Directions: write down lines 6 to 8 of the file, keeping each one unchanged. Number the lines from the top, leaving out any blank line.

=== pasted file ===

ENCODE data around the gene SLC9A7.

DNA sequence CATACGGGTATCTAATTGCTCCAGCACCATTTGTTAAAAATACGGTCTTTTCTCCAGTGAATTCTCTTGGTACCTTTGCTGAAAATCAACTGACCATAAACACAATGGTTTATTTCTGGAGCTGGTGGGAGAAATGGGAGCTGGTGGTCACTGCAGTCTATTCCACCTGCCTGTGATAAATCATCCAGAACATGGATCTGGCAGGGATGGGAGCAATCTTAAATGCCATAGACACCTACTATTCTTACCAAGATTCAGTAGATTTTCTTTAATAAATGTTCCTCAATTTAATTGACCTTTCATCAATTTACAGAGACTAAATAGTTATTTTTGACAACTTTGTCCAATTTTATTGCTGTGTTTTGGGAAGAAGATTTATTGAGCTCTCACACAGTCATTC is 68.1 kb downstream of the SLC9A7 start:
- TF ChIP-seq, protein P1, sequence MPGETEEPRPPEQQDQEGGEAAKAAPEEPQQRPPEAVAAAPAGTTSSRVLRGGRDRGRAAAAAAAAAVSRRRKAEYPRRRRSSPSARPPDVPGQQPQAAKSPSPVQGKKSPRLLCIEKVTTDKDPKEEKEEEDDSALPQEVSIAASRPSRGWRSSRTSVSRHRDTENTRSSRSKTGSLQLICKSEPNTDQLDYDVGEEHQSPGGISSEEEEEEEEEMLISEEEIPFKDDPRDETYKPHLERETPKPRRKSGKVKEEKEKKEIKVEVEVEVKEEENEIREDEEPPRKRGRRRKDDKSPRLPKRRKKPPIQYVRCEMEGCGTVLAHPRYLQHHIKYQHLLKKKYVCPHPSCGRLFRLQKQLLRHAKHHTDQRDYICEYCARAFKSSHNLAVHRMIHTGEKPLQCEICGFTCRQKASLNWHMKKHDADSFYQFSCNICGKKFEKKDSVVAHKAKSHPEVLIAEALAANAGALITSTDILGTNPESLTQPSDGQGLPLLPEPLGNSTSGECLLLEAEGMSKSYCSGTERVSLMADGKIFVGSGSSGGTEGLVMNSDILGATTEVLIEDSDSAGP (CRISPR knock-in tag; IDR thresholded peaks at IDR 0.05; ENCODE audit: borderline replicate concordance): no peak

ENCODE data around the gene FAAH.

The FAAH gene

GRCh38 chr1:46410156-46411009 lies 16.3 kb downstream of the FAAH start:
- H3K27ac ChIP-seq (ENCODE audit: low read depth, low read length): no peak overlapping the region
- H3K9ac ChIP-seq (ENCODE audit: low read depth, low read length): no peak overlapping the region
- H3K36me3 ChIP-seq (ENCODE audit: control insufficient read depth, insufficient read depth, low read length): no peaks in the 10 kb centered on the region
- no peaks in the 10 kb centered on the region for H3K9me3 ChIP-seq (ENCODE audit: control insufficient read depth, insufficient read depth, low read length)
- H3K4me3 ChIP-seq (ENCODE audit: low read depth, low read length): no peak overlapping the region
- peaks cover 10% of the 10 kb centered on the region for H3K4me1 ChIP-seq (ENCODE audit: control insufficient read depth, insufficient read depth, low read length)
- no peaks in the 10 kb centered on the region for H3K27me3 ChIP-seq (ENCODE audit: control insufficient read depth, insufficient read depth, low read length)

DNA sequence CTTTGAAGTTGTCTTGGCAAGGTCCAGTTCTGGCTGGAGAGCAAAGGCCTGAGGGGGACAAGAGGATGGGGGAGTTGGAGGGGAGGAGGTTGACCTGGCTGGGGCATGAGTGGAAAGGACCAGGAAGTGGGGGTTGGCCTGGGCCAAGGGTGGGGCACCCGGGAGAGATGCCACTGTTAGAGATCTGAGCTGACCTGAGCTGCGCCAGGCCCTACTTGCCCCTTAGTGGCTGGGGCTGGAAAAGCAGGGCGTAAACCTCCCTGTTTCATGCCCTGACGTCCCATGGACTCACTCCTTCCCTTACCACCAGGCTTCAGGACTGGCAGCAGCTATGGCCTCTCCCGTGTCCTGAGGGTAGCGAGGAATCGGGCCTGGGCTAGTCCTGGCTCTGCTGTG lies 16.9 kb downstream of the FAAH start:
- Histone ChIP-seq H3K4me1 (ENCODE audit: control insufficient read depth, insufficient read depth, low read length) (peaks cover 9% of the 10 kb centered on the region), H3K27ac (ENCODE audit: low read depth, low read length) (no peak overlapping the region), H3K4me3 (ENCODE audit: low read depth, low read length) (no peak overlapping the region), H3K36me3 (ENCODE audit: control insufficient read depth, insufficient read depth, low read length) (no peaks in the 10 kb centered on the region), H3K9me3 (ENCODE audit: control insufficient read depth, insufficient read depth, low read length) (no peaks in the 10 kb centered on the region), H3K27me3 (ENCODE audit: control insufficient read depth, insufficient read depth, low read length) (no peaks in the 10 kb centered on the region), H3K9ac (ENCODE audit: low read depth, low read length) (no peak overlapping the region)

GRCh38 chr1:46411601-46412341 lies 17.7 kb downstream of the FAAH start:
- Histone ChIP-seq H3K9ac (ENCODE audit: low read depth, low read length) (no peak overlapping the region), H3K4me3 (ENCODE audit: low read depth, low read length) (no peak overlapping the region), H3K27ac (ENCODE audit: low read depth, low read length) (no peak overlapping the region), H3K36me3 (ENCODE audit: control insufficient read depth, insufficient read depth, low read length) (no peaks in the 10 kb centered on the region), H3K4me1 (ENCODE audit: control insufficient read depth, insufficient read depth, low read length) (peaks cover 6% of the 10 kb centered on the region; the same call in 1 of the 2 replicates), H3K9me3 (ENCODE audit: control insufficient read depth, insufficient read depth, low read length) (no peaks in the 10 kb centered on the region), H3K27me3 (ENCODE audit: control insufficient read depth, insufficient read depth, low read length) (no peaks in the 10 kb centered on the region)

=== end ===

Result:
GRCh38 chr1:46410156-46411009 lies 16.3 kb downstream of the FAAH start:
- H3K27ac ChIP-seq (ENCODE audit: low read depth, low read length): no peak overlapping the region
- H3K9ac ChIP-seq (ENCODE audit: low read depth, low read length): no peak overlapping the region